News / Europe

Is Ukraine Military Ready to Thwart Russian Invasion?

Ukrainian soldiers stand guard beside an armored personnel carrier at a checkpoint in Mariupol, eastern Ukraine, May 7, 2014.
Ukrainian soldiers stand guard beside an armored personnel carrier at a checkpoint in Mariupol, eastern Ukraine, May 7, 2014.
The tensions in eastern Ukraine have put the spotlight on the nation’s military and security forces.
 
They face enormous challenges trying to regain control of areas held by heavily-armed pro-Russian separatists.
 
Analysts back up what several polls of Ukrainians show: there is little faith the troops are up to the task.
 
Western estimates say the Ukrainian Defense Ministry controls between 70,000 to 130,000 men under arms.
 
But Stephen Blank, an expert at the American Foreign Policy Council, said Ukraine’s armed forces are struggling.
 
“The command and control at the top has been very shaky,” he said. “There have been several defense ministers and heads of various forces since the new government came into power.”
 
“Second, their intelligence services have been penetrated for a long time by Russians,” Blank said. “Third, they have been undercapitalized, victimized by corruption and poor leadership for years.”
 
Keir Giles, head of the Conflict Studies Research Center in Oxford, England, said Ukraine has been trying to modernize its armed forces.
 
“But it is a great deal less ambitious and less well-funded than the equivalent in Russia,” he said. “So Ukrainians are still operating the kinds of equipment which are no longer in service with the spearhead of the Russian forces.
 
“These are older types [of military hardware], they have an older manning system,” Giles said. “Much less has changed for the Ukrainian military since the end of the Soviet Union than it has for Russia since the Georgia War.”
 
Russia’s efforts
 
Experts say Russia’s effort to modernize its military was prompted by the poor showing in Moscow’s five-day war in 2008 with Georgia over two separatist regions.
 
One reform was to make the Russian military more mobile, better geared for rapid response and for local conflicts.
 
The result of those reforms were on display during Russia’s recent annexation of Ukraine’s Crimean Peninsula.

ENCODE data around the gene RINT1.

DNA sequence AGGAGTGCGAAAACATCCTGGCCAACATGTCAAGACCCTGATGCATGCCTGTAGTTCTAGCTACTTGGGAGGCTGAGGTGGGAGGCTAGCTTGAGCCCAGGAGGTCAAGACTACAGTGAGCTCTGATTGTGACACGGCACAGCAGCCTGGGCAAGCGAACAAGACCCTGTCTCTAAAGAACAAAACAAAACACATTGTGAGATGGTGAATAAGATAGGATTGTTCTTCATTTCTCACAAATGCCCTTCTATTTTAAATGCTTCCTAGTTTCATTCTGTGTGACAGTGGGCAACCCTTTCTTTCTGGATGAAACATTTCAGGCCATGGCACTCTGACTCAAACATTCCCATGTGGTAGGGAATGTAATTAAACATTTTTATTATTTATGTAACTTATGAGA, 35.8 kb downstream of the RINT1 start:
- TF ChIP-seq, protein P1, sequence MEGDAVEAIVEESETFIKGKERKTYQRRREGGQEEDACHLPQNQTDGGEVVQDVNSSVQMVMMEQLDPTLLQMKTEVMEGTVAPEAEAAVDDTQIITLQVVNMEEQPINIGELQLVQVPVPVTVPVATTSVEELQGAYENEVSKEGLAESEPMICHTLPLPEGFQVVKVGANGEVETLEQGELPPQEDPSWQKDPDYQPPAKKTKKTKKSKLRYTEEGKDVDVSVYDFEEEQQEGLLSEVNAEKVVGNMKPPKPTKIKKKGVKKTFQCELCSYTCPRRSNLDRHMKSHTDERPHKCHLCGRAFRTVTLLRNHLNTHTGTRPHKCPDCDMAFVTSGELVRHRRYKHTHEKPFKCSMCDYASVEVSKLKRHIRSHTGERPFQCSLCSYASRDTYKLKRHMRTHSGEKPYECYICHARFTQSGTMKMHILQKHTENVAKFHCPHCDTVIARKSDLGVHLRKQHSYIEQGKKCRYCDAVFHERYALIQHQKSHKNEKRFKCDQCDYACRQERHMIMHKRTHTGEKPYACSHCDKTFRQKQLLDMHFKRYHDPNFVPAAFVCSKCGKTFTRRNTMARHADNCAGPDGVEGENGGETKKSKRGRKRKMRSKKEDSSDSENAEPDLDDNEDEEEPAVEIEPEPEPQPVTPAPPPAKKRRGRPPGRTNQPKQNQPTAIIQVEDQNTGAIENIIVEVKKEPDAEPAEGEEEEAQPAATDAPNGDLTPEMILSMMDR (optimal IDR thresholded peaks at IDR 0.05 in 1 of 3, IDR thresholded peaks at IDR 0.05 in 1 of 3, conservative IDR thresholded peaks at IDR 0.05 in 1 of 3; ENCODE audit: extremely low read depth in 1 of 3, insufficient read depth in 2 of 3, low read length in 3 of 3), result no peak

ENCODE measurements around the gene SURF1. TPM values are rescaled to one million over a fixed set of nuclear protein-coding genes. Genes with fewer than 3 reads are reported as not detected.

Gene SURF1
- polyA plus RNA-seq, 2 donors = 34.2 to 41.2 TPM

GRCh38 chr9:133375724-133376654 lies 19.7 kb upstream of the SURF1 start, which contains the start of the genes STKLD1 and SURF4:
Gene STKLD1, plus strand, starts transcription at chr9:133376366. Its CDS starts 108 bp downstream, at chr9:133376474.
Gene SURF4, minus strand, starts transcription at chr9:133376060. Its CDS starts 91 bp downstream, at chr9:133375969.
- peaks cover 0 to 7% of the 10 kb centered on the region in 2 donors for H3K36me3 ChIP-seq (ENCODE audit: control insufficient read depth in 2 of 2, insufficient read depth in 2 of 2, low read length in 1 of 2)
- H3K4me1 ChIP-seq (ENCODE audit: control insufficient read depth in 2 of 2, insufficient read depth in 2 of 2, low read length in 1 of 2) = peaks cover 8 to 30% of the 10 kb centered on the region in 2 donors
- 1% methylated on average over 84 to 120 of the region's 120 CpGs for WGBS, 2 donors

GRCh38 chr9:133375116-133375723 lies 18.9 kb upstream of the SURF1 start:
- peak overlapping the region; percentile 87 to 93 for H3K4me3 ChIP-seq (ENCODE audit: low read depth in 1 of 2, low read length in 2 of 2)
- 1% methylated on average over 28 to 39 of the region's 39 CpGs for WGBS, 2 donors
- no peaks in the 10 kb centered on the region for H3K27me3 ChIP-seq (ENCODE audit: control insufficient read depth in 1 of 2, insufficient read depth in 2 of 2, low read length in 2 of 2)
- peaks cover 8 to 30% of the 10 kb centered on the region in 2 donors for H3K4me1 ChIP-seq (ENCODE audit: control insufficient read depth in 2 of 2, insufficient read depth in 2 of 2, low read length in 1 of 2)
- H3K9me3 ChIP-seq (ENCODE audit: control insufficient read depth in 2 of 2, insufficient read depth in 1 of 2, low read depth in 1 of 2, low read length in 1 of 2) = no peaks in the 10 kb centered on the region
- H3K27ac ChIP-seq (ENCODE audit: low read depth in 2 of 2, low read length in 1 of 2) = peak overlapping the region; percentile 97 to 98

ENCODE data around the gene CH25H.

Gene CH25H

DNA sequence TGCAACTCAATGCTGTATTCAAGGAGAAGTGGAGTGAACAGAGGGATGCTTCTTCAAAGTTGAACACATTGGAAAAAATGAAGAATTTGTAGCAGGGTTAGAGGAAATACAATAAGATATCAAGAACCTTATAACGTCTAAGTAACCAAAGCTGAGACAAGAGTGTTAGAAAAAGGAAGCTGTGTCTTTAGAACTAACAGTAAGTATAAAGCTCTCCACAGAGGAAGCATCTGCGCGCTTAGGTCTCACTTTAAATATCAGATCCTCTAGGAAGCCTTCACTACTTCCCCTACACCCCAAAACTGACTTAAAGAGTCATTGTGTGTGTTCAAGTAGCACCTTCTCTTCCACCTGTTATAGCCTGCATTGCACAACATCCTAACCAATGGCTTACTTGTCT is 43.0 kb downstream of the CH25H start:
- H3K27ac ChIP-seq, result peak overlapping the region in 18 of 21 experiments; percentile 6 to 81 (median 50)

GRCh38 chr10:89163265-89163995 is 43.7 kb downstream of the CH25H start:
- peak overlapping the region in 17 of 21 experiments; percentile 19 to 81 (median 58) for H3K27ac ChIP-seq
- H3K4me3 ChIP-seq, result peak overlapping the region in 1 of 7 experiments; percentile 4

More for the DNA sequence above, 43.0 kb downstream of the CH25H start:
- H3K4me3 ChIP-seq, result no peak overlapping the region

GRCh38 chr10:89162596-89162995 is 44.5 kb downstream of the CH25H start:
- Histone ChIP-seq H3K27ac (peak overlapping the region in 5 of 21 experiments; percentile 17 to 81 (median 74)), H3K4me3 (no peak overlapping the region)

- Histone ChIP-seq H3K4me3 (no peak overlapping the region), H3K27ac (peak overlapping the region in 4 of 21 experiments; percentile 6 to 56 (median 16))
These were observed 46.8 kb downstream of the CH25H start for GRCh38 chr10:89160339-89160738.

Experts say Ukraine is still tied to having a large Soviet-style army.
 
Giles said another problem facing the Ukrainian military is the uncertain loyalty of many its members.
 
“We shouldn’t believe all of the stories that we’ve seen coming out of eastern Ukraine about defections,” he said. “But it’s still the case that many of the senior levels of the Ukrainian armed forces served together with their Russian counterparts in the Soviet armed forces.
 
“And it’s still the case that many of the Ukrainian servicemen that we have encountered in the days before this crisis emerged, described themselves quite openly as being Russian,” Giles said.
 
Pro-Russian separatists control about a dozen towns and cities in eastern Ukraine.
 
In addition, an estimated 40,000 Russian troops - seen as the spearhead of a potential invasion force - have been deployed on the Ukrainian border.
 
Giles - and others - say the Ukrainian military is not ready to thwart a Russian invasion, if it happens.
 
“Certainly in terms of capability, the Russian armed forces are far better equipped and better organized at present than the Ukrainian equivalent,” he said. “However, there are caveats to that.
 
“Many of the people who look at the sustainability and logistics of the Russian armed forces, still believe that they are no longer in a position to fight an extended campaign, which is of course a risk if they overextend themselves into Ukraine,” Giles said. “So any operation in Ukraine would have to be as quick or as unopposed as the armed conflict in Georgia or the operation in Crimea.”
 
Experts say if Russia invades eastern Ukraine, it runs the risk of a protracted war, especially if the Ukrainians engage in guerrilla warfare.
 
And that, analysts say, is not a scenario favored by Moscow because an indirect fight may be the Ukraine military’s greatest strength.
 
Error rendering Soundcloud.

Andre de Nesnera

Andre de Nesnera is senior analyst at the Voice of America, where he has reported on international affairs for more than three decades. Now serving in Washington D.C., he was previously senior European correspondent based in London, established VOA’s Geneva bureau in 1984 and in 1989 was the first VOA correspondent permanently accredited in the Soviet Union.